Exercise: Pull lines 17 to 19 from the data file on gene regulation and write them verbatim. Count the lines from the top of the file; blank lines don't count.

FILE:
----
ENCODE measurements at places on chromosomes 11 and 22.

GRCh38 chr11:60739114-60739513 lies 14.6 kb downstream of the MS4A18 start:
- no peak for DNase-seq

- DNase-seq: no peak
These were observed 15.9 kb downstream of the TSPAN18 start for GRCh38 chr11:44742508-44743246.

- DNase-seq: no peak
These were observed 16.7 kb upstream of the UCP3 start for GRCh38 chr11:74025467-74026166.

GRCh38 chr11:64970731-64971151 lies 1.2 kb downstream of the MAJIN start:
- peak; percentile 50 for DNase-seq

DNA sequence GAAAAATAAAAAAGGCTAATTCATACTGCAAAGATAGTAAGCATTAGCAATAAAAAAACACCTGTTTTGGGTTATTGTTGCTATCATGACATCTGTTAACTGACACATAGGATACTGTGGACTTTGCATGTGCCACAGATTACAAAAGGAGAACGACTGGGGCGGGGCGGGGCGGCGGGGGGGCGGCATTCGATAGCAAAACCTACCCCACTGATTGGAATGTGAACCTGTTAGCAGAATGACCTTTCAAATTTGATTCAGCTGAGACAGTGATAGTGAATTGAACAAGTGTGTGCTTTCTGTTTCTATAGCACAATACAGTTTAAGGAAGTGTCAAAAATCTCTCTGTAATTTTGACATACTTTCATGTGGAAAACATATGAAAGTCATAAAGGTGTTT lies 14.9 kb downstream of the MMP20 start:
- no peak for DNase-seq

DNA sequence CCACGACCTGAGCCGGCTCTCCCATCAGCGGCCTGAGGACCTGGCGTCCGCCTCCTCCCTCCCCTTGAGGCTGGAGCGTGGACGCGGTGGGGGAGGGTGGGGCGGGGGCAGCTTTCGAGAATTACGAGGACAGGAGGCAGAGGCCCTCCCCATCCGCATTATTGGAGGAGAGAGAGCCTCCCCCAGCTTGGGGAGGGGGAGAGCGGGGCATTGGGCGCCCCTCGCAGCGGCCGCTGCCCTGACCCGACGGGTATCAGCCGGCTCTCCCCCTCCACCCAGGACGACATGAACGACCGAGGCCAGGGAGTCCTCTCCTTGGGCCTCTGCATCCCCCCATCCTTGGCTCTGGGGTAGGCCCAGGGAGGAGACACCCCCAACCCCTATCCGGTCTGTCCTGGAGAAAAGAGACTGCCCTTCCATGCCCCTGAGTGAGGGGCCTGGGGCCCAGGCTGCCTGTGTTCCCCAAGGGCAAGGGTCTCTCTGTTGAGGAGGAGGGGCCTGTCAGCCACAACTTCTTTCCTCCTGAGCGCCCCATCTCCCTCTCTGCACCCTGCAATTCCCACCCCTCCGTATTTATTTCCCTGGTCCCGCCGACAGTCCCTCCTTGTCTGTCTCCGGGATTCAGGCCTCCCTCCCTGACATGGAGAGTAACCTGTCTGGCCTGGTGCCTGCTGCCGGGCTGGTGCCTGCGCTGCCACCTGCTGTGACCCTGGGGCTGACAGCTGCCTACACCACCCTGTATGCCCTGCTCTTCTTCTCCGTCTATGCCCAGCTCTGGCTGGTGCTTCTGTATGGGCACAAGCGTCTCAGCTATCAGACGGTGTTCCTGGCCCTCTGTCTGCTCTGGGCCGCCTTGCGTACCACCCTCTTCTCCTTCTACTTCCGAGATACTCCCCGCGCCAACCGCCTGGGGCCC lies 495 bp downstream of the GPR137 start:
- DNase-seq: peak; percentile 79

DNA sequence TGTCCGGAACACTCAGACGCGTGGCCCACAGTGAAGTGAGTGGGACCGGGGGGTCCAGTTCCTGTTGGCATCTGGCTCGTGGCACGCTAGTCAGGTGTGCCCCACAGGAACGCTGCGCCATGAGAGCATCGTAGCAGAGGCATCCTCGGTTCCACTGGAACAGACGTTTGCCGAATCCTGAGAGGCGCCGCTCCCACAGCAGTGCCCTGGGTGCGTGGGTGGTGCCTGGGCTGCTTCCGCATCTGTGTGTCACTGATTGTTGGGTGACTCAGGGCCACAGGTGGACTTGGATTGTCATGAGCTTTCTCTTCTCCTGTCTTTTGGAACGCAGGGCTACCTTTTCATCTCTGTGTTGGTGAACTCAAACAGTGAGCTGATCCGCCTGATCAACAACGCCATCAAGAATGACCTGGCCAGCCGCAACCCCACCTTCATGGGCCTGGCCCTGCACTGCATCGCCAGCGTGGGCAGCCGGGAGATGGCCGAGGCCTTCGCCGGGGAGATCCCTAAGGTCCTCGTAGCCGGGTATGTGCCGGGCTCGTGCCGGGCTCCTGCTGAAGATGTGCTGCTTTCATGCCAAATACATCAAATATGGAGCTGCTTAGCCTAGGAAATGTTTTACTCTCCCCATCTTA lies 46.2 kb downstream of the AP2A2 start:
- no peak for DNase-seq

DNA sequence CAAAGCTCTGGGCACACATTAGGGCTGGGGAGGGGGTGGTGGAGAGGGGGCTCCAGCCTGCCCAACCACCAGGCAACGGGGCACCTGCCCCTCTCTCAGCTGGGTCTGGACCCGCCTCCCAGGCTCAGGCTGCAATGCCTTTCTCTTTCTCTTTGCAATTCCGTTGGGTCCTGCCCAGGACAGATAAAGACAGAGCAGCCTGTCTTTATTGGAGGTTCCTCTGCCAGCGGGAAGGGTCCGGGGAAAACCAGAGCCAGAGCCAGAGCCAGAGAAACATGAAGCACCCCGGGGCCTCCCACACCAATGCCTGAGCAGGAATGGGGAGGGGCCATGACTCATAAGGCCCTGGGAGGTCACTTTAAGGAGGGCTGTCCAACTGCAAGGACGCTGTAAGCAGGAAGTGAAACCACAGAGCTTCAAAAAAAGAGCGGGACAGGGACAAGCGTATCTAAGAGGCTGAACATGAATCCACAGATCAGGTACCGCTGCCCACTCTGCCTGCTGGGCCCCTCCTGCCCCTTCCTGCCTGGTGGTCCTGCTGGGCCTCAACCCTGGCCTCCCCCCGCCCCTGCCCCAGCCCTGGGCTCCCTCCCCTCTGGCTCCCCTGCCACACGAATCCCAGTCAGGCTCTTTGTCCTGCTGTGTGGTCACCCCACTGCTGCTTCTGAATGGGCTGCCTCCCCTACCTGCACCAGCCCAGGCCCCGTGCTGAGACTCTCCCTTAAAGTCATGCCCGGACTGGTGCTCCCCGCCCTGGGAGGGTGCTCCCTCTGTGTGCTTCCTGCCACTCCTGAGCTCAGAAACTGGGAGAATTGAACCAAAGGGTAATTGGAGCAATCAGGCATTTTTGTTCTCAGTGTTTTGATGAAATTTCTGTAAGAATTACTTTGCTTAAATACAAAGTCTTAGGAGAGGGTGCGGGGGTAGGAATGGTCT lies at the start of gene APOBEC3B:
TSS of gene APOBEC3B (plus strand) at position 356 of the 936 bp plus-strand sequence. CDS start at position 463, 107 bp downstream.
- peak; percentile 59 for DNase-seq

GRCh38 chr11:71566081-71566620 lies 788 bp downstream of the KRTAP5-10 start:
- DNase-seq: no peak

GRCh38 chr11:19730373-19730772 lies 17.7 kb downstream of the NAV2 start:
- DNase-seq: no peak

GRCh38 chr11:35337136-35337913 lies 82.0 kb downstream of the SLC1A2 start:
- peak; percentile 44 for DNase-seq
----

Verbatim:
TSS of gene APOBEC3B (plus strand) at position 356 of the 936 bp plus-strand sequence. CDS start at position 463, 107 bp downstream.
- peak; percentile 59 for DNase-seq

GRCh38 chr11:71566081-71566620 lies 788 bp downstream of the KRTAP5-10 start: